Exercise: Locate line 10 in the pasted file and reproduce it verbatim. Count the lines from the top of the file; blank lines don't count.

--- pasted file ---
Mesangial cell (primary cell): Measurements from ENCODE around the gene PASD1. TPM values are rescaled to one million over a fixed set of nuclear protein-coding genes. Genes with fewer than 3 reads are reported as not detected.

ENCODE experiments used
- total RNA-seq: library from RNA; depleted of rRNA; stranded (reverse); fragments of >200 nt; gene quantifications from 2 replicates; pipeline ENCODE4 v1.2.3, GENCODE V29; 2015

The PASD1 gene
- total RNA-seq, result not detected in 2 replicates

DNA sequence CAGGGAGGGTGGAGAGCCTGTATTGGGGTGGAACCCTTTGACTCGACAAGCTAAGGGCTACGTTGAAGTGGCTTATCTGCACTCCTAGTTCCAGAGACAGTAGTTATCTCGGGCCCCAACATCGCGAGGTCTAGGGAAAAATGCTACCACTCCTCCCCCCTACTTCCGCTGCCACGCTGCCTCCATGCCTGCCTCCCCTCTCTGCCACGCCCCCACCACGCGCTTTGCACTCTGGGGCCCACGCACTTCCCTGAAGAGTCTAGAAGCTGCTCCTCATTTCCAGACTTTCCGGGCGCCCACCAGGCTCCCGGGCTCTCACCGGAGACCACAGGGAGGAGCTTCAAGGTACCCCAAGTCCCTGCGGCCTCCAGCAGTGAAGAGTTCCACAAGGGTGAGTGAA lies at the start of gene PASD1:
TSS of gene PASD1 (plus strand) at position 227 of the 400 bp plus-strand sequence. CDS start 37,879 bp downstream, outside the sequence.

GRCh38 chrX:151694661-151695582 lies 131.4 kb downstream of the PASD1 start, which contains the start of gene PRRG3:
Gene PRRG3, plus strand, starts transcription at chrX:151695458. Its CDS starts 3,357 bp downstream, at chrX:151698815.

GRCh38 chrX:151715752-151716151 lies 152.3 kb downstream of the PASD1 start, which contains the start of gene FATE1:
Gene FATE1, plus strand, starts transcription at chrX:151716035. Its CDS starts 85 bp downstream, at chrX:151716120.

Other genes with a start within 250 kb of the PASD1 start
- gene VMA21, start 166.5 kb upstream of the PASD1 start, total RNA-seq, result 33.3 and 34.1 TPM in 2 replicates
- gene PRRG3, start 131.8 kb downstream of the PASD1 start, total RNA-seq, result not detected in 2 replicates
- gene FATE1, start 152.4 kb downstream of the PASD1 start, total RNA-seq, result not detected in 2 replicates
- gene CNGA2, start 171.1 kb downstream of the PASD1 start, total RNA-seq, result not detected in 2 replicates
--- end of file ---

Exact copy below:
GRCh38 chrX:151715752-151716151 lies 152.3 kb downstream of the PASD1 start, which contains the start of gene FATE1: